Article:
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A nostalgic, flawed Daniel Boone in Robert Morgan's biography 

Slouching toward Wal-Mart

Boone: A Biography
By Robert Morgan
Algonquin Books, 538 pp.

click to enlarge 11.28-ae.lead.reading.book-.gif

If you're feeling haunted by the specters of peak oil and global warming, you might enjoy a glance back to the beginning of America in Robert Morgan's biography Boone, to a time when conservation concerned the amount of deer a man shot in a day.

The biography portrays the famous woodsman and explorer in a manner you may recognize, even making his friendships and conflicts with Native Americans exciting, nuanced and suspenseful.

But Robert Morgan fashions Daniel Boone not just as a legendary woodsman, but as a literary and philosophical ideal—a naturalist—living the life of Walden before Thoreau ever valorized such ideals. Long before the 1960s television series, Boone was famous across the frontier as a skilled hunter, his name known as far away as Europe. His legendary stature was cemented when he forged the Wilderness Road through the Cumberland Gap, helping pave the way for westward expansion. Morgan ultimately tells the story of a witness to the untouched beauty of Kentucky, a man who witnessed that wilderness erode into farms and settlements as a result of his own exploration. As he moved out of Kentucky in the hopes of finding "more elbow room," Boone was among the first to feel the ache of an America slouching toward Wal-Mart.

The biography is filled with snapshots of frontier life from Virginia, North Carolina and Kentucky, with historical segments between chapters focusing on such things as domestic arts—like making soap—and even a vignette of the revolutionary Regulators from Hillsborough. Morgan, who grew up in the mountains of North Carolina, was reminded of his affinity for Boone while researching the revolutionary war to write his historical fiction. The voice is always one of admiration for Boone; the book takes pleasure in his triumphs and feels sorrow in his failures. This narrative identification can seem a bit over the top at times, as Morgan parallels Daniel Boone's journey into Kentucky and the beginning of westward expansion with the achievements of such luminaries as Whitman, Columbus, Thoreau, Goethe, Wordsworth, Coleridge, Washington, Lincoln and Moses.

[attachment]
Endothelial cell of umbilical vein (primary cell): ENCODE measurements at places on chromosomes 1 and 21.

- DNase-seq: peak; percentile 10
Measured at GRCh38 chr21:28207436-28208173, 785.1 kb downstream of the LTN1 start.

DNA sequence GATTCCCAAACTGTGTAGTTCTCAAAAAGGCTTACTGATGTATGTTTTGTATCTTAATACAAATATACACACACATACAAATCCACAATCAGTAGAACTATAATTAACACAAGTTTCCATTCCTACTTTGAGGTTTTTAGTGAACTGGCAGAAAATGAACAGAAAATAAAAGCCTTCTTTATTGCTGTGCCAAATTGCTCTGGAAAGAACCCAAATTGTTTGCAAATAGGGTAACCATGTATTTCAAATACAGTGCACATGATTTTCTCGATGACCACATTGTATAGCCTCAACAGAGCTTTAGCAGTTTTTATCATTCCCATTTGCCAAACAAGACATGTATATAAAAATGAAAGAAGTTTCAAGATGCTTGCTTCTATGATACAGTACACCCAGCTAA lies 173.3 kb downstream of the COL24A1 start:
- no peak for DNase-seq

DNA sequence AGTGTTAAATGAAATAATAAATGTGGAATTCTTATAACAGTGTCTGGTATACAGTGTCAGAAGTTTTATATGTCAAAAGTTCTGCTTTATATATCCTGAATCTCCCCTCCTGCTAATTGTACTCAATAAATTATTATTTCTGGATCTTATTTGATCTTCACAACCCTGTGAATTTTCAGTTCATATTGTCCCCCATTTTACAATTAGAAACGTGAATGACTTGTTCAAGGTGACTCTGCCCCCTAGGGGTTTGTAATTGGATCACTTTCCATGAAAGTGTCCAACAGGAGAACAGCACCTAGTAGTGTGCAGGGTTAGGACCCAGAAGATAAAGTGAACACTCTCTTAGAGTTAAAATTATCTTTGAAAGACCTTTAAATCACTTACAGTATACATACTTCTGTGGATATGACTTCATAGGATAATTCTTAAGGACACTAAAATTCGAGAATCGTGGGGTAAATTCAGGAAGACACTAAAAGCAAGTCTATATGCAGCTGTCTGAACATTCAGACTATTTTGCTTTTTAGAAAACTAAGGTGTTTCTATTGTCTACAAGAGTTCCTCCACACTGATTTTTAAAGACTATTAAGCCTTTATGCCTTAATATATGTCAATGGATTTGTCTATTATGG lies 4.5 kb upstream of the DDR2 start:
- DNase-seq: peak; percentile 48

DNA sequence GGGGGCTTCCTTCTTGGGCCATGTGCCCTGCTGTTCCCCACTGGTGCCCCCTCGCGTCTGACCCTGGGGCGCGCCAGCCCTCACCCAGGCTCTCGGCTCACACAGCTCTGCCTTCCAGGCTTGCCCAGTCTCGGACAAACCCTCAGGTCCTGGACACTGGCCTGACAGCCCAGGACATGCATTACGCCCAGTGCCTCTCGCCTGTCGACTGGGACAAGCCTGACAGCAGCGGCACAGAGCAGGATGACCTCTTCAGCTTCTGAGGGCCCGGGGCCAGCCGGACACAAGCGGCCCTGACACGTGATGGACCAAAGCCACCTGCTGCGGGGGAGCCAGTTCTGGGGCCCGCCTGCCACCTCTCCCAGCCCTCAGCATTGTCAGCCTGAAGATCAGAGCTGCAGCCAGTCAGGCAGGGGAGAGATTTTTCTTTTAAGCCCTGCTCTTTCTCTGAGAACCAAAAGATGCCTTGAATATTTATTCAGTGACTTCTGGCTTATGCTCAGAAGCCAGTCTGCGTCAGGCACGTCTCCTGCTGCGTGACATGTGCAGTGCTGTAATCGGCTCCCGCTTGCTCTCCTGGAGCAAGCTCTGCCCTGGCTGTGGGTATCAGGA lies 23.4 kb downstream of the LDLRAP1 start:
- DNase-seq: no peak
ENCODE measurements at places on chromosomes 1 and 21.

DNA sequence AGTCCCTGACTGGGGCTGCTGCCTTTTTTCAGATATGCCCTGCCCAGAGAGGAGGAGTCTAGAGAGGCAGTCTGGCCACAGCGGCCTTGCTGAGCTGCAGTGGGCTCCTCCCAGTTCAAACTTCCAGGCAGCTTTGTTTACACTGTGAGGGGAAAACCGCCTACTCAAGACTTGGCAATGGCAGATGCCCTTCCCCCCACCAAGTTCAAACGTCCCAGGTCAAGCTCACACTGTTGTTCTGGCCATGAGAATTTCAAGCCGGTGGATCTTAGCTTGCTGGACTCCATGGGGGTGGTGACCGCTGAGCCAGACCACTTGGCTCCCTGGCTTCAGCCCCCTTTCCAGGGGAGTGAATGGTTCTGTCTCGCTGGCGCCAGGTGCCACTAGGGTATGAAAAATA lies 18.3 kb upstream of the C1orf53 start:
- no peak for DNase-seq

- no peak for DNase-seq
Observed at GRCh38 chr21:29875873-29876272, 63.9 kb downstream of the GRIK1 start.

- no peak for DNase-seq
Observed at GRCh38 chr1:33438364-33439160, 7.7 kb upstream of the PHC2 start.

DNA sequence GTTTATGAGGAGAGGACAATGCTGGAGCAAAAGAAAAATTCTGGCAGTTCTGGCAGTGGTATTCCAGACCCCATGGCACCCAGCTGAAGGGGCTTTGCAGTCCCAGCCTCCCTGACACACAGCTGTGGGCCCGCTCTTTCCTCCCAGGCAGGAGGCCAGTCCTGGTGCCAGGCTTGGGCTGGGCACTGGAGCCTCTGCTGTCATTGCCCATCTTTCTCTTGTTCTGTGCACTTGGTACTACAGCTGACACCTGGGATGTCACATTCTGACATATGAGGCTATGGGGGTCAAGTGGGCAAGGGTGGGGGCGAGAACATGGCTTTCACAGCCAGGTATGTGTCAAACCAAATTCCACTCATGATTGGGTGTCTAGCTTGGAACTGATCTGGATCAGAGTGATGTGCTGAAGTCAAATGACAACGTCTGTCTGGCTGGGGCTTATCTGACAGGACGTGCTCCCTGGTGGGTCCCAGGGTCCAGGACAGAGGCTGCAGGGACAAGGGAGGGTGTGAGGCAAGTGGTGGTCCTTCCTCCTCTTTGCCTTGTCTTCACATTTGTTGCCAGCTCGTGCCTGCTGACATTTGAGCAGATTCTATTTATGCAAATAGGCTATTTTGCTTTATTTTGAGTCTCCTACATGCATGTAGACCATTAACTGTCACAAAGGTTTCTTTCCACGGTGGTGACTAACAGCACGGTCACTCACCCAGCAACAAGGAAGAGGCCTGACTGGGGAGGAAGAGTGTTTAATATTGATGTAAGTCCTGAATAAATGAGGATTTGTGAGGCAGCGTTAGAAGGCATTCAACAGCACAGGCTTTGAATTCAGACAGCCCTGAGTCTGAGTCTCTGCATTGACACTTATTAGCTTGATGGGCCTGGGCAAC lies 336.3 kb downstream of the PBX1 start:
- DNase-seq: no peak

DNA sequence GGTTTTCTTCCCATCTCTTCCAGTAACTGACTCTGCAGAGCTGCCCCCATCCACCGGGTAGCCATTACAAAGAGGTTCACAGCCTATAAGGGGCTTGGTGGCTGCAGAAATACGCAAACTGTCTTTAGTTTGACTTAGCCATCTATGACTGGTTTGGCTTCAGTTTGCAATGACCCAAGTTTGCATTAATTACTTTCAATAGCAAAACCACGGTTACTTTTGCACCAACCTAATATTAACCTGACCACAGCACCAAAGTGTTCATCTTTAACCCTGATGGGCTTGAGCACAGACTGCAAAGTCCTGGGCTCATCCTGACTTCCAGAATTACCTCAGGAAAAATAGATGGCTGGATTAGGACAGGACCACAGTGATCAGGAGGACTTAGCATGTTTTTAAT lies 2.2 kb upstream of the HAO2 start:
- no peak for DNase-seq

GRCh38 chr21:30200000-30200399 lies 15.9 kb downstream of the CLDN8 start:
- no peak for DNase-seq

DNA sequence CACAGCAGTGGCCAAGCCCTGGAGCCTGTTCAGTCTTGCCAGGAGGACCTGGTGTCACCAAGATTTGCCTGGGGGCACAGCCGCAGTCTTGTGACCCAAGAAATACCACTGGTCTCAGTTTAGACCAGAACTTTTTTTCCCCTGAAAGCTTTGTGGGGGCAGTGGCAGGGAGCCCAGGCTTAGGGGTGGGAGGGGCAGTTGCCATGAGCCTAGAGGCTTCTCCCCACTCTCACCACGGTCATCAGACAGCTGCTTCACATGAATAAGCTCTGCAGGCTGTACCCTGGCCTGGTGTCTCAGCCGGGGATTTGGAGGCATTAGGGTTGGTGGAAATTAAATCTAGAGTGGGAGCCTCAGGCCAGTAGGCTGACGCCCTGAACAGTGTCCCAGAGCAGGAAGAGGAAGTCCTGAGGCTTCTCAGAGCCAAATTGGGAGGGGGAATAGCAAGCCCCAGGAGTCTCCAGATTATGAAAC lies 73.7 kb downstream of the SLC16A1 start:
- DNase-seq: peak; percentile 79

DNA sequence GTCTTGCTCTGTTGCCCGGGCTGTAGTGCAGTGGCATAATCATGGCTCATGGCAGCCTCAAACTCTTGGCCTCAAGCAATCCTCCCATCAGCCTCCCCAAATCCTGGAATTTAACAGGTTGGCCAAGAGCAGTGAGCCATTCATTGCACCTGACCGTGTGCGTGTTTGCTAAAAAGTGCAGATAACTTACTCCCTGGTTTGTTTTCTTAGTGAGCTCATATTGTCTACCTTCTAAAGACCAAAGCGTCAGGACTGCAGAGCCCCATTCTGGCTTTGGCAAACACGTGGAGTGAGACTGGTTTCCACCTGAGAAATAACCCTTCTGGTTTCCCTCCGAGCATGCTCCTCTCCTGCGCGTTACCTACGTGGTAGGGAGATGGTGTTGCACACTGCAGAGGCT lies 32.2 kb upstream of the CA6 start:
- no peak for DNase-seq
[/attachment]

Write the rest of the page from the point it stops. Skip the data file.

click to enlarge "Daniel Boone protects his family" (ca. 1874) by Henry Schile. Color lithograph. - PHOTO COURTESY OF LIBRARY OF CONGRESS

But Morgan's ability to draw on literary and historical comparisons also helps shape this narrative, which is peppered with the words of such greats as Balzac and William Carlos Williams. We can see the poet in Morgan emerging in certain details, as when he describes Boone's enjoyment of hunting in the rain: "Every sound, every leaf, is vivid. In wet woods you can step without making a sound. [...] His hearing was more acute, and his eyesight sharper, without sun dapples and shadows, as the trees dripped and the air ticked and tapped and hummed."